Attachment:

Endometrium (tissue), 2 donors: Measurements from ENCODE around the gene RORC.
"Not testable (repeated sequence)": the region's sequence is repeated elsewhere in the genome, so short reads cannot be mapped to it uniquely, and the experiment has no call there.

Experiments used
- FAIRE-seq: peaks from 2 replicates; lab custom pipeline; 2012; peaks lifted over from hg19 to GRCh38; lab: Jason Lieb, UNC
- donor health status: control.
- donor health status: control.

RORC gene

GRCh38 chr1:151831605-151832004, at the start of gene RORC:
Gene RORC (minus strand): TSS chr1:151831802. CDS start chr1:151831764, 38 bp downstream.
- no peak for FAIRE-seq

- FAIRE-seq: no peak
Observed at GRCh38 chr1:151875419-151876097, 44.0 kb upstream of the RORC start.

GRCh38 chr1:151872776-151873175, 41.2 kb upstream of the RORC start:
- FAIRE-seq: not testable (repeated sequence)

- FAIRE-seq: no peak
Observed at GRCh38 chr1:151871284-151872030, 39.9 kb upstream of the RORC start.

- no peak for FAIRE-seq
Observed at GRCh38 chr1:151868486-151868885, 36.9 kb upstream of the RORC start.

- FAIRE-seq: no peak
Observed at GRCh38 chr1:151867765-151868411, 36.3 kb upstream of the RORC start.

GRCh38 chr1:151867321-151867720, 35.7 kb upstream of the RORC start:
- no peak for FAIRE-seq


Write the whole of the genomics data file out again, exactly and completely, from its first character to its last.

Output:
Endometrium (tissue), 2 donors: Measurements from ENCODE around the gene RORC.
"Not testable (repeated sequence)": the region's sequence is repeated elsewhere in the genome, so short reads cannot be mapped to it uniquely, and the experiment has no call there.

Experiments used
- FAIRE-seq: peaks from 2 replicates; lab custom pipeline; 2012; peaks lifted over from hg19 to GRCh38; lab: Jason Lieb, UNC
- donor health status: control.
- donor health status: control.

RORC gene

GRCh38 chr1:151831605-151832004, at the start of gene RORC:
Gene RORC (minus strand): TSS chr1:151831802. CDS start chr1:151831764, 38 bp downstream.
- no peak for FAIRE-seq

- FAIRE-seq: no peak
Observed at GRCh38 chr1:151875419-151876097, 44.0 kb upstream of the RORC start.

GRCh38 chr1:151872776-151873175, 41.2 kb upstream of the RORC start:
- FAIRE-seq: not testable (repeated sequence)

- FAIRE-seq: no peak
Observed at GRCh38 chr1:151871284-151872030, 39.9 kb upstream of the RORC start.

- no peak for FAIRE-seq
Observed at GRCh38 chr1:151868486-151868885, 36.9 kb upstream of the RORC start.

- FAIRE-seq: no peak
Observed at GRCh38 chr1:151867765-151868411, 36.3 kb upstream of the RORC start.

GRCh38 chr1:151867321-151867720, 35.7 kb upstream of the RORC start:
- no peak for FAIRE-seq